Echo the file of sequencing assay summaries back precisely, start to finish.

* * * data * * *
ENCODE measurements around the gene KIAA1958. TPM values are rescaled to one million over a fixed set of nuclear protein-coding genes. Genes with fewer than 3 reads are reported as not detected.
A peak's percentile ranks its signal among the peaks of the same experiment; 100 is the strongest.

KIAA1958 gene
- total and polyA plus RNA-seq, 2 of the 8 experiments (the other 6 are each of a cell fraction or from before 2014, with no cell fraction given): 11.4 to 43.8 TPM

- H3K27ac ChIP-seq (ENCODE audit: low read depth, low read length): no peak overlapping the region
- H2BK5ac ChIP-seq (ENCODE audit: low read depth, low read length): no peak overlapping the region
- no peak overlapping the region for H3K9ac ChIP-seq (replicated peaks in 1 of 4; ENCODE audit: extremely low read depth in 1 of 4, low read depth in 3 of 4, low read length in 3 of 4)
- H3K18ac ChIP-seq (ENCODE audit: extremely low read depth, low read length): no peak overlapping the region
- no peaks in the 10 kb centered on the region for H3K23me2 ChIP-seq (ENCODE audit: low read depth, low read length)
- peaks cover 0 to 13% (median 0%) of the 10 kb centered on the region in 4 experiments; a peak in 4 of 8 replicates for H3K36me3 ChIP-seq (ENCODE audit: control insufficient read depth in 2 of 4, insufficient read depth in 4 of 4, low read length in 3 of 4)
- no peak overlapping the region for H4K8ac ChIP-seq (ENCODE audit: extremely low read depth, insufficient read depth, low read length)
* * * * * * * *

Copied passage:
ENCODE measurements around the gene KIAA1958. TPM values are rescaled to one million over a fixed set of nuclear protein-coding genes. Genes with fewer than 3 reads are reported as not detected.
A peak's percentile ranks its signal among the peaks of the same experiment; 100 is the strongest.

KIAA1958 gene
- total and polyA plus RNA-seq, 2 of the 8 experiments (the other 6 are each of a cell fraction or from before 2014, with no cell fraction given): 11.4 to 43.8 TPM

- H3K27ac ChIP-seq (ENCODE audit: low read depth, low read length): no peak overlapping the region
- H2BK5ac ChIP-seq (ENCODE audit: low read depth, low read length): no peak overlapping the region
- no peak overlapping the region for H3K9ac ChIP-seq (replicated peaks in 1 of 4; ENCODE audit: extremely low read depth in 1 of 4, low read depth in 3 of 4, low read length in 3 of 4)
- H3K18ac ChIP-seq (ENCODE audit: extremely low read depth, low read length): no peak overlapping the region
- no peaks in the 10 kb centered on the region for H3K23me2 ChIP-seq (ENCODE audit: low read depth, low read length)
- peaks cover 0 to 13% (median 0%) of the 10 kb centered on the region in 4 experiments; a peak in 4 of 8 replicates for H3K36me3 ChIP-seq (ENCODE audit: control insufficient read depth in 2 of 4, insufficient read depth in 4 of 4, low read length in 3 of 4)
- no peak overlapping the region for H4K8ac ChIP-seq (ENCODE audit: extremely low read depth, insufficient read depth, low read length)